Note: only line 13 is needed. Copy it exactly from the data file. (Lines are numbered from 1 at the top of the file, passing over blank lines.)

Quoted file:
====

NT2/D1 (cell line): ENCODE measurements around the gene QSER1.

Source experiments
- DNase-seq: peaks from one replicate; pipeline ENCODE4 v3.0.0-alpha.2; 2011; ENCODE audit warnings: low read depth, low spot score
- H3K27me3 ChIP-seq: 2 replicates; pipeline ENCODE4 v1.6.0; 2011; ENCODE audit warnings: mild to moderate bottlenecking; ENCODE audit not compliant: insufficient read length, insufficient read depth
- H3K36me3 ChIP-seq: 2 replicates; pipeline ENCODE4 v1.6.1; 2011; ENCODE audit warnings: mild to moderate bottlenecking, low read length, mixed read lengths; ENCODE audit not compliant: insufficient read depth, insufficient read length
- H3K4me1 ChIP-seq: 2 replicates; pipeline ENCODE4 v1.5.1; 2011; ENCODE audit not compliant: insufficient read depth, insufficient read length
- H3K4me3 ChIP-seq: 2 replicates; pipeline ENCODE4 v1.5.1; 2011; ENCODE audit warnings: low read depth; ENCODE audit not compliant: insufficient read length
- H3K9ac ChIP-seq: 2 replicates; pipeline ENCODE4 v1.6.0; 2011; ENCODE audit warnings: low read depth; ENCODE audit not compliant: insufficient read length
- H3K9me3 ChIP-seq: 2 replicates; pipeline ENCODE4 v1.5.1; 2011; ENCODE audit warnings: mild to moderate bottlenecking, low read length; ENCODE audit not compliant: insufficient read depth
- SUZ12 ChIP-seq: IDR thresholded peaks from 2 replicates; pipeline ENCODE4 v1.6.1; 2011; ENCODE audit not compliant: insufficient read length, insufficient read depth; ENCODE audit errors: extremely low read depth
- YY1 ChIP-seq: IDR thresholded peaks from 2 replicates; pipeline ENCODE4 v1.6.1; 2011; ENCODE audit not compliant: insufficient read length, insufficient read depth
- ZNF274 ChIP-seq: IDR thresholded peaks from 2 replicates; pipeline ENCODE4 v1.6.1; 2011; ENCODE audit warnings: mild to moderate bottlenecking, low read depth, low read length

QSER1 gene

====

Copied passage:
QSER1 gene